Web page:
None but a Pure Heart Can Sing is only 32 minutes in length, but this duration comes with more ideas than many releases double the length. The album is a loose mix of styles and genres, taking an experimental and avant-garde approach to music that finds them combining pretty much all of the post- styles, (metal, rock, hardcore, and black metal), with a diverse non-metal array of genres such as jazz and classical. Continue reading “So Hideous – None but a Pure Heart Can Sing (Review)”
Apparently inspired by watching a Quentin Tarantino film, this is noticeably cinematic music that has a lot of different moods and themes throughout its 45 minute playing time
Did I mention that it’s just one 45 minute track? Well it is.
Various moods, emotions and feelings play out during this extended playing time and the impression is very much one of a Progressive Rock film score.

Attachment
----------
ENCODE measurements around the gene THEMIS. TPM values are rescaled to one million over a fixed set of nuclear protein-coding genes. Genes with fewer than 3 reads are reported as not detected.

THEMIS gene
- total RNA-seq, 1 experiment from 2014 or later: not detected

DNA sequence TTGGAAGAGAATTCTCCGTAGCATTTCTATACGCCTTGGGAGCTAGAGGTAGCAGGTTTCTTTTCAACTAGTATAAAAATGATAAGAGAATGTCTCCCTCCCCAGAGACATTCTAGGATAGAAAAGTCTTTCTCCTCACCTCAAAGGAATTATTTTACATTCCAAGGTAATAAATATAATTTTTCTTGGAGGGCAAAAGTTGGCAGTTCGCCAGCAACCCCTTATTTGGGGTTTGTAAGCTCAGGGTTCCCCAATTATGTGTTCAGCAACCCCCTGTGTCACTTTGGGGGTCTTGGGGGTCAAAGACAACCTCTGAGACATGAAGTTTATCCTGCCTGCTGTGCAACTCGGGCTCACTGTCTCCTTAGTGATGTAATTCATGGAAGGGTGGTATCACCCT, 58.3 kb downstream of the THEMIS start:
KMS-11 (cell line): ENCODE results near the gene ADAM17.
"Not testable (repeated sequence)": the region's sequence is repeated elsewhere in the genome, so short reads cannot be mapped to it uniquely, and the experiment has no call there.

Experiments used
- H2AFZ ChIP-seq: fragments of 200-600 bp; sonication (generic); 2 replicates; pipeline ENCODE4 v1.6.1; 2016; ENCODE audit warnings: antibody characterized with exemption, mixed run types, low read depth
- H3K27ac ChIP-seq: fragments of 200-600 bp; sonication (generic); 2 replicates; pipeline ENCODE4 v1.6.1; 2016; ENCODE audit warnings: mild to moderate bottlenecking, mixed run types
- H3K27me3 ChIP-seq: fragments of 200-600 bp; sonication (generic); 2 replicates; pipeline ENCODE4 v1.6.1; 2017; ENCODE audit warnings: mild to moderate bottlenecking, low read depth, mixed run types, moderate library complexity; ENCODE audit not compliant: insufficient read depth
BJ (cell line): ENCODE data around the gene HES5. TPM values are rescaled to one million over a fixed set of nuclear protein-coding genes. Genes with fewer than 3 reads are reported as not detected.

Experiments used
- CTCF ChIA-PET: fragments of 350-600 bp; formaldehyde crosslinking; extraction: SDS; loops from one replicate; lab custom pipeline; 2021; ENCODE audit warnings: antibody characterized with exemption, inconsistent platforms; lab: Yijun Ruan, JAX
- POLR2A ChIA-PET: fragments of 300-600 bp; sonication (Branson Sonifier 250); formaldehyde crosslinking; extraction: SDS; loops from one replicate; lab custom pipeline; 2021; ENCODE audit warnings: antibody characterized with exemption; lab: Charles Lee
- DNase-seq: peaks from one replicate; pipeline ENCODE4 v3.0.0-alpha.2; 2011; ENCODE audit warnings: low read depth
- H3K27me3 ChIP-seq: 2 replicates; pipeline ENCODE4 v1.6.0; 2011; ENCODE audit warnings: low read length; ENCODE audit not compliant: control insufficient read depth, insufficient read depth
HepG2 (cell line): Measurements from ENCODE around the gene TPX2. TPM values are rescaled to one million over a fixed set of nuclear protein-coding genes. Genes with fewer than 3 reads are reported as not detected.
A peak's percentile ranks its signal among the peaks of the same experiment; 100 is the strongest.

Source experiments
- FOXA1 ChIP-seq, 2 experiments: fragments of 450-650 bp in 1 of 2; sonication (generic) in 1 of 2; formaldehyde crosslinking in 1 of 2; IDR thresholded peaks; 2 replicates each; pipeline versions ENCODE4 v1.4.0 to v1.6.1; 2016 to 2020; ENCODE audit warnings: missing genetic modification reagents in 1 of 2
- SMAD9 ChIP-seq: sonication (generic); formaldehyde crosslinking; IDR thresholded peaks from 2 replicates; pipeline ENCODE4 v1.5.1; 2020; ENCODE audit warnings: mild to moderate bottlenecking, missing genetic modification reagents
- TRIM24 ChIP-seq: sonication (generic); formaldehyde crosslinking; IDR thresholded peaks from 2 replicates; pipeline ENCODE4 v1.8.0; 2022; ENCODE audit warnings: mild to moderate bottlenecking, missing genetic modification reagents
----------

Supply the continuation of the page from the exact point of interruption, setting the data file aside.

It’s as if Steven Wilson, Anathema, Opeth, Queen, King Crimson, Glorie and The Monroe Transfer all got together to score a film. It’s a very impressive listen that manages to fully engage and hold the attention despite not having any vocals to act as a focal point.
The music jumps around all over the place in a seemingly natural way, rather akin to how the different scenes in a film move from one to the next. It never seems jarring and almost has a narrative feel to it as different themes are taken, explored and then left until we meet up with them again at a later point for either a resolution or a cliffhanger.
70s moods and contemporary Rock sounds merge together in a cinematic melange that is very impressive. Considering this is the brains behind the outfit’s first attempt at doing something of this nature it’s a huge success.
Not just a listen, but an experience.